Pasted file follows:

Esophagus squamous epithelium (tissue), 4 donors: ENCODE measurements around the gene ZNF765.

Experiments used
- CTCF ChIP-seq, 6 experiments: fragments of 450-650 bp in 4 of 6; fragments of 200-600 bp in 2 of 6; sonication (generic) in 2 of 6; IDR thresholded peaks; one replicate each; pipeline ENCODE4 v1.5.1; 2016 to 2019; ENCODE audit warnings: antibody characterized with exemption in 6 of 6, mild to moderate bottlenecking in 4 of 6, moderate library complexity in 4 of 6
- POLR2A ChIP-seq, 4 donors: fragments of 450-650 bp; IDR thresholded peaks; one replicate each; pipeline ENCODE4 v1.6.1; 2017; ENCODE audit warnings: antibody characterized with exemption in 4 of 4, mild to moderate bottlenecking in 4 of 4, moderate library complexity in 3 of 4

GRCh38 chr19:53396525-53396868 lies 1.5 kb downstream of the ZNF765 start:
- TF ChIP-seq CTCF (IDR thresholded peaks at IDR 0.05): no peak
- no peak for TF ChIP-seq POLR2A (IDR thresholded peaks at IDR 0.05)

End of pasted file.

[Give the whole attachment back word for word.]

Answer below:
Esophagus squamous epithelium (tissue), 4 donors: ENCODE measurements around the gene ZNF765.

Experiments used
- CTCF ChIP-seq, 6 experiments: fragments of 450-650 bp in 4 of 6; fragments of 200-600 bp in 2 of 6; sonication (generic) in 2 of 6; IDR thresholded peaks; one replicate each; pipeline ENCODE4 v1.5.1; 2016 to 2019; ENCODE audit warnings: antibody characterized with exemption in 6 of 6, mild to moderate bottlenecking in 4 of 6, moderate library complexity in 4 of 6
- POLR2A ChIP-seq, 4 donors: fragments of 450-650 bp; IDR thresholded peaks; one replicate each; pipeline ENCODE4 v1.6.1; 2017; ENCODE audit warnings: antibody characterized with exemption in 4 of 4, mild to moderate bottlenecking in 4 of 4, moderate library complexity in 3 of 4

GRCh38 chr19:53396525-53396868 lies 1.5 kb downstream of the ZNF765 start:
- TF ChIP-seq CTCF (IDR thresholded peaks at IDR 0.05): no peak
- no peak for TF ChIP-seq POLR2A (IDR thresholded peaks at IDR 0.05)